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Thread: Welding up a Lead Pot

  1. #1

    Welding up a Lead Pot

    The title may suggest matters.

    The pot in question is intended for melting lead for lead hammers. I already have a pair of castings - which need further machining/cleaning up for the head-molds. (Or 'moulds' - as in the first reloading manual I bought thirty years ago spelled them that way. Lyman...)

    When I ran bullets back then, I was younger (and considerably more foolhardy, or so I hope, anyway) and I used cast-iron pots. They were old pots, then, and most likely not Chinese - hence they didn't 'go leaky' or 'crack open like rotten eggs'.

    The thought was to use a piece of steel pipe and steel plate, both of 1/4" wall - and weld them. I have /have access to welders, wire, and electrodes.

    The chief question is technique.

    I do know a number of people have welded crucibles. What I disrecall is just *how* they did so beyond 'stick' or 'Mig'.

    Hopefully the picture will answer as to what occurs to me.

    Dennis
    Attached Images Attached Images
    Ouch! That stuff's hot!

  2. #2
    I just chamfered the bottom edge surface, then filled a weld all the way around it after tacking it, then went around a second time to build up the weld and smooth out the first weld, then I knew the thing wouldnt leak. My crucibles were usually 3/8" thick walled 3" pipe with a piece of 1/2" plate welded to the bottom of them and a 1/2" hole drilled through the top of them for a lifting setup and to pour them out.

  3. #3
    I didnt do crap to my gallon sized steel crucible. Used 1/4" pipe and 1/4" plate. Flux cored mig it together. You are over thinking this. Just stick it together, she'll be fine. It's only lead, not gold. My handles are a rebar U to pick it up and a rebar L shaped stick to do the tipping. I welded tabs on the sides of the top of the pipe and one near the bottom for the tipping action.

    Here it is in action. Don't mind the flying lead. I knew this was going to happen so I was kinda prepared for it.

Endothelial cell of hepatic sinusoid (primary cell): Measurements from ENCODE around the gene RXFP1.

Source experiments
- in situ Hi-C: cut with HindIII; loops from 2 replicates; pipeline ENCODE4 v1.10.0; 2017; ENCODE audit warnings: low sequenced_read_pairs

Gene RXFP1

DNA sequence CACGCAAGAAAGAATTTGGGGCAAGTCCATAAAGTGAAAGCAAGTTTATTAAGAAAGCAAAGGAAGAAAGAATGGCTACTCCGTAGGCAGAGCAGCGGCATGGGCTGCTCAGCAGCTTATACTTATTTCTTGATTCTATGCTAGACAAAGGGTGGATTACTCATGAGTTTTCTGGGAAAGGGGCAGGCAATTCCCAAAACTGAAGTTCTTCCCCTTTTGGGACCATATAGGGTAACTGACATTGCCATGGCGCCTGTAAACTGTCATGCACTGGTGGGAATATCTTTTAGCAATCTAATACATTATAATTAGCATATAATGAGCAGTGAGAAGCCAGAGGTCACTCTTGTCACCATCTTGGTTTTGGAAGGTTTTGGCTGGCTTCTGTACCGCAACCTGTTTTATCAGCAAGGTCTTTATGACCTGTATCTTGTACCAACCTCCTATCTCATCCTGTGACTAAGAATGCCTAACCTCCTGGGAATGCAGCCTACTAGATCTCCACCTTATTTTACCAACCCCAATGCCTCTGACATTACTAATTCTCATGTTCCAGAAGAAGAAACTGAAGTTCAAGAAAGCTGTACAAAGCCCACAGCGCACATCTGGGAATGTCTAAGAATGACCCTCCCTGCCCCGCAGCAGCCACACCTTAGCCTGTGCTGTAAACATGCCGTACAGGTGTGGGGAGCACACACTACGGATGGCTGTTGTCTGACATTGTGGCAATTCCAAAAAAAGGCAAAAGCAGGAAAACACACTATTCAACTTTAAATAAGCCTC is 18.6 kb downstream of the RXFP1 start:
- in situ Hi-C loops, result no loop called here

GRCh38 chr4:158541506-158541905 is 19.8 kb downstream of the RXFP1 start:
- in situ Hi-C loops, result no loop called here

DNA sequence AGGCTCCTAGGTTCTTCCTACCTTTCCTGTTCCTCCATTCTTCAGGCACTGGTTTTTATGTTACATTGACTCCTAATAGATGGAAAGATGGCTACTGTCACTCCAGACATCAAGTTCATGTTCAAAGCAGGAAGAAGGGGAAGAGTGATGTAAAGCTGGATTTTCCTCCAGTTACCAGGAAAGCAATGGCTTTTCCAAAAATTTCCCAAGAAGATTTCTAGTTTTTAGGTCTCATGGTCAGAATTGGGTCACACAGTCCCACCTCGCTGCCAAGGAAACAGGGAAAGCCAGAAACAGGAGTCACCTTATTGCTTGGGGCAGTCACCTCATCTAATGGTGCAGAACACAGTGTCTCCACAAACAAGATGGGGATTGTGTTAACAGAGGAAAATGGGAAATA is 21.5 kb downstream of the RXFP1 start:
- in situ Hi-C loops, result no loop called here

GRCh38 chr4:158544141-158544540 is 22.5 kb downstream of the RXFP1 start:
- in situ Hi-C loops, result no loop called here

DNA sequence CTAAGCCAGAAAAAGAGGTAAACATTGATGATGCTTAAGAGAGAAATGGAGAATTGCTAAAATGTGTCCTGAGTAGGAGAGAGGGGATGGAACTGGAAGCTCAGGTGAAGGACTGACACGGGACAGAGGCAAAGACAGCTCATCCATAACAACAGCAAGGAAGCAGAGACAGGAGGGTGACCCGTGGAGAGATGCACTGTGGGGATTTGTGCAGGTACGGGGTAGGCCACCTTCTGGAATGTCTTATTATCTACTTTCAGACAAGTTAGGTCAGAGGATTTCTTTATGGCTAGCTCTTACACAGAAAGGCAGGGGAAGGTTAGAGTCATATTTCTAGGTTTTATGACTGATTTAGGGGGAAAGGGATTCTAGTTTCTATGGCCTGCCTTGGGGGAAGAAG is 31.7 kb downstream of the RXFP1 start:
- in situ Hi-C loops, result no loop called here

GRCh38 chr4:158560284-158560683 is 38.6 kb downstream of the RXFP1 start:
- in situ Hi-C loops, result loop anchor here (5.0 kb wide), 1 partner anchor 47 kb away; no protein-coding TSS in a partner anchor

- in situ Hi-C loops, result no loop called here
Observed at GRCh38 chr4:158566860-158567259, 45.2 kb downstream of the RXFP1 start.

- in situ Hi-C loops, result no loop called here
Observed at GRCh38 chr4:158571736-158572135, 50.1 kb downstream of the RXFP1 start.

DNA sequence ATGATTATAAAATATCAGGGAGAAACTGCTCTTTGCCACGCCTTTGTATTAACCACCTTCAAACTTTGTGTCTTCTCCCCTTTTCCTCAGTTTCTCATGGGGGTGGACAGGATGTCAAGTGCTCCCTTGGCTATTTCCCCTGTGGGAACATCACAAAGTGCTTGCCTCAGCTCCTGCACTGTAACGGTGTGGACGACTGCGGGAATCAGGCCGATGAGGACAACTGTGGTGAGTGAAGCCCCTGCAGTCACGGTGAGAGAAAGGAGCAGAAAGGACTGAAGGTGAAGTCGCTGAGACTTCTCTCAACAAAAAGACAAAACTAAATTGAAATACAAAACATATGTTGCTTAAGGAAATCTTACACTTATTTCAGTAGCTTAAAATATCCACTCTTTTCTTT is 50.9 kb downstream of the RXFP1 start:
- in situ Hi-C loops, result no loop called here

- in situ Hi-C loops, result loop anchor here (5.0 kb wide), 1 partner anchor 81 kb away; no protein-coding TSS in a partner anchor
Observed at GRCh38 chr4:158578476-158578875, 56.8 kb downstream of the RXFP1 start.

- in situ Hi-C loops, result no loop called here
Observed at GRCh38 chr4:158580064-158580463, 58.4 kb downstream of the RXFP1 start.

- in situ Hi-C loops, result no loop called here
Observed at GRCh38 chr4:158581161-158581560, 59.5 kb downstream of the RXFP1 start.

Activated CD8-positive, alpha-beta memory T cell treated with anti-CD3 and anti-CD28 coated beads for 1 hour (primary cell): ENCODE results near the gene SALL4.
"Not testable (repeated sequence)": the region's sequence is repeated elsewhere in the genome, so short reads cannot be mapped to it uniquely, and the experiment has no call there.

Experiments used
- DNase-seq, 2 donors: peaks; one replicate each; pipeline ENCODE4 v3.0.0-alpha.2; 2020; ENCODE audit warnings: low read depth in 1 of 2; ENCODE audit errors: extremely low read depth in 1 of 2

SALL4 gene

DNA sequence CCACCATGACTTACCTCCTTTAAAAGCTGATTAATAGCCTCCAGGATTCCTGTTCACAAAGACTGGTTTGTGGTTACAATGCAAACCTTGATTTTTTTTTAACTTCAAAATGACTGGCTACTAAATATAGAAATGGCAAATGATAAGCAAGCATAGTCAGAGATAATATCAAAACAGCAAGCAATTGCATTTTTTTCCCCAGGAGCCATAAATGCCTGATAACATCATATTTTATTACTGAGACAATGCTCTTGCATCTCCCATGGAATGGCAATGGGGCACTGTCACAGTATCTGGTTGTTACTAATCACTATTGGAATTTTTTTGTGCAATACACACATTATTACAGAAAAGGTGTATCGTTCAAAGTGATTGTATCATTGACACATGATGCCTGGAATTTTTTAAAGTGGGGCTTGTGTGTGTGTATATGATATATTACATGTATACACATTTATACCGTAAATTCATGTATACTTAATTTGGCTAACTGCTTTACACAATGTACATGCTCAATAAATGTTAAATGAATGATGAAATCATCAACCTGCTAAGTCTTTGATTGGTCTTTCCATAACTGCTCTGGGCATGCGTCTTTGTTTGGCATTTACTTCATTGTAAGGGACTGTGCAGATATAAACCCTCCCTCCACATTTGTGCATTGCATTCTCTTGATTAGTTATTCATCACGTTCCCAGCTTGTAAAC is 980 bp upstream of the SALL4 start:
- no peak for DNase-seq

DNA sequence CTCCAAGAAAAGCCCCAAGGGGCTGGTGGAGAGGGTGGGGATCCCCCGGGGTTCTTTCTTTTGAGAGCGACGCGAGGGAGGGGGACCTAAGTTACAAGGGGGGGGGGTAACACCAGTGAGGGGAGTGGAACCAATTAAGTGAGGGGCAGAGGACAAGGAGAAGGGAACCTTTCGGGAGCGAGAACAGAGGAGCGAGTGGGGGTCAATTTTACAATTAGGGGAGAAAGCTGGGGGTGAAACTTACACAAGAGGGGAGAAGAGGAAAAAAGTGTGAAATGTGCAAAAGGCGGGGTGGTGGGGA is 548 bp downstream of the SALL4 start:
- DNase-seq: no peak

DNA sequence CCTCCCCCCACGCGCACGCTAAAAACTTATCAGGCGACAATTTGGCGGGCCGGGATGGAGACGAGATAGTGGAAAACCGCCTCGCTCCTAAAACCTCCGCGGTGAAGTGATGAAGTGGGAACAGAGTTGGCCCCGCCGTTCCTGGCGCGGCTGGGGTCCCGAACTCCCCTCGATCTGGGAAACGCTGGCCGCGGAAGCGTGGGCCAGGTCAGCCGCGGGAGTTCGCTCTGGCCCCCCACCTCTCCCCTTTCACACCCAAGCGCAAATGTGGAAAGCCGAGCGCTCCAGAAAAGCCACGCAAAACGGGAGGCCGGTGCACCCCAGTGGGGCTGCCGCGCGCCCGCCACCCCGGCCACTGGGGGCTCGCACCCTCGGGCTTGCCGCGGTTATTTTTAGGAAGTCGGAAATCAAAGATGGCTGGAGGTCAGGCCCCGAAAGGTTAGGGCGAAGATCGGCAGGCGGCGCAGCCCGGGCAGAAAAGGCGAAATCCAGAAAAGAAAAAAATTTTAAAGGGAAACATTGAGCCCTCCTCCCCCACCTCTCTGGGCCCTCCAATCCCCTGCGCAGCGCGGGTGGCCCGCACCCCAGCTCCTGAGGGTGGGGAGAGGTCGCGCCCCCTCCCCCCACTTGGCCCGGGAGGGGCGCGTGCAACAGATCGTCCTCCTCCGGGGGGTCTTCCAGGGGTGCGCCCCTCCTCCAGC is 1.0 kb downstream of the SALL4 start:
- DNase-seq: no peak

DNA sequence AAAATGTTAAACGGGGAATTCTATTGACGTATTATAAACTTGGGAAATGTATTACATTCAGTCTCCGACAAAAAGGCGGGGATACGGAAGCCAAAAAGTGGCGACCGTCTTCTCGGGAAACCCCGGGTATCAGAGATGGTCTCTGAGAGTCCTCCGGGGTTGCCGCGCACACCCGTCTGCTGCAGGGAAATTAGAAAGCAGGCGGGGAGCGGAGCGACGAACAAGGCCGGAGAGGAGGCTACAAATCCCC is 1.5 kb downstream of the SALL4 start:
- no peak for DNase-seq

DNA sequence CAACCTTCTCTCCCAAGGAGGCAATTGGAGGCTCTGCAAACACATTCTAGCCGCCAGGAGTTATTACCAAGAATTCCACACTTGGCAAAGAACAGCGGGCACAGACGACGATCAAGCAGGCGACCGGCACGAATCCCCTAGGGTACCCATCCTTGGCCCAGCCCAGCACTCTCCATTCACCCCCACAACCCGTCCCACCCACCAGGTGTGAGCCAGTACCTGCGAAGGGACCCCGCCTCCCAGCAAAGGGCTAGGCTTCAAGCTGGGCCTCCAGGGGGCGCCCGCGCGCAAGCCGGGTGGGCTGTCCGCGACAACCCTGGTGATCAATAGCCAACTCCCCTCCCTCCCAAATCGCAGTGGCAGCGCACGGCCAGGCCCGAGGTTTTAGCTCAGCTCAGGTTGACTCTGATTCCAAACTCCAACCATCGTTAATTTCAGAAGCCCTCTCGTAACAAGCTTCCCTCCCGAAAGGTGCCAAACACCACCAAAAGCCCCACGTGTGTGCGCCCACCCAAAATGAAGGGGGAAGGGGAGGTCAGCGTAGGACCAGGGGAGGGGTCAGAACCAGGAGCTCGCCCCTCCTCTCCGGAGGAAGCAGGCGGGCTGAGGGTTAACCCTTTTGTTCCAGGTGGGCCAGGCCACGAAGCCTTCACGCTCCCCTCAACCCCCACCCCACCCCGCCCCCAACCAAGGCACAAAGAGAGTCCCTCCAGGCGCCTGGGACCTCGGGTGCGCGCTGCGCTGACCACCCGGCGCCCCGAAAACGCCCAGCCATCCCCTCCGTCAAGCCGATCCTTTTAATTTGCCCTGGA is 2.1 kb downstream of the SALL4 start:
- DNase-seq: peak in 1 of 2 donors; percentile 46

WWW.TheHomeFoundry.org
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  4. #4
    that crucible looks extremely too hot to be lead, also a gallon of lead would be almost unliftable imo, lol. Also yea, just weld it up, if it holds water without leaking out, you'll be fine.

  5. #5
    Quote Originally Posted by cae2100 View Post
    that crucible looks extremely too hot to be lead, also a gallon of lead would be almost unliftable imo, lol. Also yea, just weld it up, if it holds water without leaking out, you'll be fine.
    Lead crucible... I'd like to see one of those. lol I had a good half a gallon in that pot and yes it was heavy as hell. That footage was taken from my security camera.. ;-)
    WWW.TheHomeFoundry.org
    https://www.youtube.com/user/jagboy69
    Visit me: WWW.HandcraftedLanterns.com
    "Sometimes by losing a battle you find a new way to win the war"
    -- Donald Trump --

  6. #6
    Shoot! I've just used a small, aluminum fry pan for lead melting. After all, the melting point of lead is what....630*F? And I thought I had a tendency to over-engineer.

    Roger

  7. #7
    True, one can use aluminum - but this pot might well hold 30+ pounds (er, 13+ kilos) of molten lead at a time.

    I have endured 'lead explosions' (25+ years ago) - and with age has come a modest degree of caution. (Paranoia?)

    I do have a smallish roll of flux-core... also, 6011 + 7018-ac rods, and stiff stick-welders at both locations. Talk (???) has it that mig lacks penetration. (Rubbish! I've burnt through more than once, and that was gas + wire)

    Thanks for the comments. More are welcomed.

    Dennis